Responsibility Is Not for the Faint of Heart


It was my first real job.  I was 19 and I was the Admin (in those days I was called a Secretary) for the Accounting Department of a large corporation in White Plains.  It was a great job.  I loved it.

One of the responsibilities I had was to collect money from the department for a group gift if someone was getting married, having a baby or retiring.  In this case, a woman I worked with was having a baby.

I collected that damn money for over a week.  On my way to lunch one afternoon, I stopped by some cubicles to collect more money.  With my wallet and money envelope in hand, I continued on to the cafeteria to meet a friend.  I don’t remember what I had for lunch that day.  What I do remember is when I got back to my desk an hour later (yes, lunch hour used to actually be a full 60 minutes), I felt like something was missing.

My appetite?  Yes, because I just satisfied it.  But that wasn’t it.  My wallet?  No, I had that.  Oh, maybe I needed to apply more lipstick.  So that’s what I did.  Applied more lipstick.  But that nagging “something is missing” feeling wouldn’t quit.  As soon as I realized it, the blood ran from my face.  The money envelope.  That is what was missing.  The damn money envelope.

I knew it really wasn’t in my purse.  Or in my desk.  Or in the copy room.  But I checked anyway.  Then I ran my young ass as fast as I could in my 3.5″ heels back to the cafeteria.   I searched the entire dining room and found nothing.  Then it dawned on me that the envelope must have been left on my tray.  Where did I put my tray?  On the conveyer belt.  Where my uneaten food and dirty dishes were led into the kitchen.  And the money was led to its’ next life.  A life it was not originally intended to have.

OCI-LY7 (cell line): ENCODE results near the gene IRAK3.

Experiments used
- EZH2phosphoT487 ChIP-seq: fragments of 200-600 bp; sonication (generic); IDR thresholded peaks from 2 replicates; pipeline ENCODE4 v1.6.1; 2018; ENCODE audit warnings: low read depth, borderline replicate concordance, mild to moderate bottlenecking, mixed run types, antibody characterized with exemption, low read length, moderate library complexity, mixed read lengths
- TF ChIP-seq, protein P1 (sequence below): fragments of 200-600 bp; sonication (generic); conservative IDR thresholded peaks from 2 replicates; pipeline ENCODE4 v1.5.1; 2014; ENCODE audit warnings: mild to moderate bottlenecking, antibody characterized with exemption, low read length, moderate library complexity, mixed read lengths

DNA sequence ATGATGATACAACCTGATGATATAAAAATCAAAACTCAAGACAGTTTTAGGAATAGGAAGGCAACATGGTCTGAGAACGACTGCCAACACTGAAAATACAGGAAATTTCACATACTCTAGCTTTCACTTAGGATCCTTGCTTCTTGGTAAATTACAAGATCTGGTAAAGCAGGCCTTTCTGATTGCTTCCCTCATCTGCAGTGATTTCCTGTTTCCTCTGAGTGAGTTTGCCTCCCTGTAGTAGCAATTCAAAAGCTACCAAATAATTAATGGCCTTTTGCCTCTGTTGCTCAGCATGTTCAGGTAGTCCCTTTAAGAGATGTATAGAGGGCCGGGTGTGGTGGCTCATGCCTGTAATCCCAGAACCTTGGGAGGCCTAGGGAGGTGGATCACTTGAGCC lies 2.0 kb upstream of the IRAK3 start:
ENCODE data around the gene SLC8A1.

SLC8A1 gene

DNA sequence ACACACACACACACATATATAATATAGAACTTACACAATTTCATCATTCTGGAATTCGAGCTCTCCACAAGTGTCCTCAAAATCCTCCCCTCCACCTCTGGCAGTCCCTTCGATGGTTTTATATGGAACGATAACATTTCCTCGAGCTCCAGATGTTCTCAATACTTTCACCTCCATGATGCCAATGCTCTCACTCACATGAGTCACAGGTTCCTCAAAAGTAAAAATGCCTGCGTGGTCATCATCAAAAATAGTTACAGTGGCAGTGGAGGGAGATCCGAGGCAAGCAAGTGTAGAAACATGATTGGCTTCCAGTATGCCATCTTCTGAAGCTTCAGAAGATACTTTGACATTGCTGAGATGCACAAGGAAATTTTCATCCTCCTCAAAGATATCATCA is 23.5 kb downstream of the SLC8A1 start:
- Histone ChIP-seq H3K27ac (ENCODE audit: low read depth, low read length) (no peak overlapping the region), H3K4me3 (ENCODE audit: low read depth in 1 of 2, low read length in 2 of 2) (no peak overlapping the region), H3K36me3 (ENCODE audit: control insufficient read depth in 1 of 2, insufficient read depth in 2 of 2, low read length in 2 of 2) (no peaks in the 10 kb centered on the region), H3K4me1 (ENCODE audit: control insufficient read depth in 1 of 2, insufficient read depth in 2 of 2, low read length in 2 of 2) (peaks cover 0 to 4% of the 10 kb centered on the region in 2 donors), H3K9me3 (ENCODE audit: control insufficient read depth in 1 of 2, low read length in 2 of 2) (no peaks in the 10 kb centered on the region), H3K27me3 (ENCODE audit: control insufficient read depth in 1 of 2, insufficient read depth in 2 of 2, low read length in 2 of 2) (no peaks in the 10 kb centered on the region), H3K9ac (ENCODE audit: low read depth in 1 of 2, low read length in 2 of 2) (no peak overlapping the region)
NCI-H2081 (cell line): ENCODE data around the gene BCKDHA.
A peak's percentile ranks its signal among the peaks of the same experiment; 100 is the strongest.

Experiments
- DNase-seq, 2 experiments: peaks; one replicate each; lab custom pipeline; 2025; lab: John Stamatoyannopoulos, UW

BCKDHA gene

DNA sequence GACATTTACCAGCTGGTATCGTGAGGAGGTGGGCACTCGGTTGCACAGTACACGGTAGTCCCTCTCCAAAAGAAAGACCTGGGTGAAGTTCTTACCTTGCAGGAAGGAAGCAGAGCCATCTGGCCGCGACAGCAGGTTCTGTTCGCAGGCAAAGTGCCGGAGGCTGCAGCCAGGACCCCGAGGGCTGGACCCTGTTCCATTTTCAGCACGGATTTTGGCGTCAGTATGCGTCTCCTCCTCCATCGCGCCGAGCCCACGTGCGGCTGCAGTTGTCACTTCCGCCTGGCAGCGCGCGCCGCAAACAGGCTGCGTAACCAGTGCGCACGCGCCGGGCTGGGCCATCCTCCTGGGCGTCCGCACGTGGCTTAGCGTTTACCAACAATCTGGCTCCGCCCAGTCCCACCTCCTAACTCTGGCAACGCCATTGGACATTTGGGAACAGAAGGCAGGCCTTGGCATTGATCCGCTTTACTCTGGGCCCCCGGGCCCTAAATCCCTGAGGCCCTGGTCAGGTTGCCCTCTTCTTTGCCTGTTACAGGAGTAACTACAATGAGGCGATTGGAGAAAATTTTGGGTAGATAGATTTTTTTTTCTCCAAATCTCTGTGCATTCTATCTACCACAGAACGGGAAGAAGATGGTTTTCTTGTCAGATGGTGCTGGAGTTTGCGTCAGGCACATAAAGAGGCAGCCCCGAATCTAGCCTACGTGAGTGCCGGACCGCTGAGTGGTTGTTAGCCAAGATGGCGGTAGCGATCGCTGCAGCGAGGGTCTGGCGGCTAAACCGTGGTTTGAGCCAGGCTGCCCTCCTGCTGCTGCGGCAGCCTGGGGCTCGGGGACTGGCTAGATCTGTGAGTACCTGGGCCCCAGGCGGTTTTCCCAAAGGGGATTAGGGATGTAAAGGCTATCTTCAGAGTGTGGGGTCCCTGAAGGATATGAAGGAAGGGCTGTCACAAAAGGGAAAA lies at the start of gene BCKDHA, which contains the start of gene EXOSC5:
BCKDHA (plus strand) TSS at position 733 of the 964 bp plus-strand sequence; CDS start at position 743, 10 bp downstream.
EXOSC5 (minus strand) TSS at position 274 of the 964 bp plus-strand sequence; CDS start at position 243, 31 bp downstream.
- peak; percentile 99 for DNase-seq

After being interrogated by the manager, not one person working in the kitchen saw it.  In my heart of hearts, I wanted to believe everyone was as honest as I was.  My large white envelope that said “GIFT MONEY” in big black marker and contained $150 inside must have surely been overlooked and dumped right into the trash.  Surely.

I was completely panic stricken.  What the hell was I going to do?  Well, the only thing any smart young woman in this situation would do.  Go dumpster diving.  Yup.  Heels, lipstick and all.  The head of maintenance was kind enough to lend me a yellow rain suit.  Along with matching boots and shower cap.  I looked more like a Hazmat worker.  At this point, I was wishing I was one.  Sitting in a room with hazardous waste sounded much more appealing than throwing myself into a dumpster containing people’s uneaten food and God knows what else.

Unfortunately, I don’t have a picture.  But I’m pretty sure I can paint one for you.  I jumped into that dumpster in my yellow, over-sized attire feet first and ripped through every single black garbage bag.  All the way to the bottom.  After about thirty minutes, I came up empty.

With my tail between my legs, I had to go back to every one of my coworkers and ask for another donation.  The funny thing is, not one person minded.  At all.  I could have saved myself some humiliation.  I guess I wasn’t as smart as I thought.

As for the money?  All I can say is some cafeteria worker woke up to some luck that day.   And one Lesson learned for me.  I removed myself from the collection duties and assigned it to someone else.  There was no way I was going back in that dumpster.  Ever.


(Visited 1 times, 1 visits today)

Leave a Reply

Your email address will not be published. Required fields are marked *

CommentLuv badge

This site uses Akismet to reduce spam. Learn how your comment data is processed.